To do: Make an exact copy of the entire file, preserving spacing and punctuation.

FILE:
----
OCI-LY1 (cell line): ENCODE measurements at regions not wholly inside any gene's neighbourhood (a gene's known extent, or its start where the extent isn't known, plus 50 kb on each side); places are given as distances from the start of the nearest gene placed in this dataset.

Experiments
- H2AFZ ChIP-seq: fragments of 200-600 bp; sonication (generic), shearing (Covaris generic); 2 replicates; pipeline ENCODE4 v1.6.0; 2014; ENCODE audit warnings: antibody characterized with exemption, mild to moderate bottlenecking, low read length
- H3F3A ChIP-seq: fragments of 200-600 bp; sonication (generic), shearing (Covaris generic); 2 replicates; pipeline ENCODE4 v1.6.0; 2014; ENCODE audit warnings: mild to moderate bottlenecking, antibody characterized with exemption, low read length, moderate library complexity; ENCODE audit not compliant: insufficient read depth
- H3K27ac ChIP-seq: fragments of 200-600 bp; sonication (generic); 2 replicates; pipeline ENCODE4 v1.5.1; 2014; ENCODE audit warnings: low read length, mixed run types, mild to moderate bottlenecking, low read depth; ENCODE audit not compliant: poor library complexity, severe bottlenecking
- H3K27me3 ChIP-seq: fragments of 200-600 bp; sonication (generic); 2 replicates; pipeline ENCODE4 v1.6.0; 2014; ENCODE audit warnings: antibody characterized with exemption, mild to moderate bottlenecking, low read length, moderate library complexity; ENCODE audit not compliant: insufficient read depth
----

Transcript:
OCI-LY1 (cell line): ENCODE measurements at regions not wholly inside any gene's neighbourhood (a gene's known extent, or its start where the extent isn't known, plus 50 kb on each side); places are given as distances from the start of the nearest gene placed in this dataset.

Experiments
- H2AFZ ChIP-seq: fragments of 200-600 bp; sonication (generic), shearing (Covaris generic); 2 replicates; pipeline ENCODE4 v1.6.0; 2014; ENCODE audit warnings: antibody characterized with exemption, mild to moderate bottlenecking, low read length
- H3F3A ChIP-seq: fragments of 200-600 bp; sonication (generic), shearing (Covaris generic); 2 replicates; pipeline ENCODE4 v1.6.0; 2014; ENCODE audit warnings: mild to moderate bottlenecking, antibody characterized with exemption, low read length, moderate library complexity; ENCODE audit not compliant: insufficient read depth
- H3K27ac ChIP-seq: fragments of 200-600 bp; sonication (generic); 2 replicates; pipeline ENCODE4 v1.5.1; 2014; ENCODE audit warnings: low read length, mixed run types, mild to moderate bottlenecking, low read depth; ENCODE audit not compliant: poor library complexity, severe bottlenecking
- H3K27me3 ChIP-seq: fragments of 200-600 bp; sonication (generic); 2 replicates; pipeline ENCODE4 v1.6.0; 2014; ENCODE audit warnings: antibody characterized with exemption, mild to moderate bottlenecking, low read length, moderate library complexity; ENCODE audit not compliant: insufficient read depth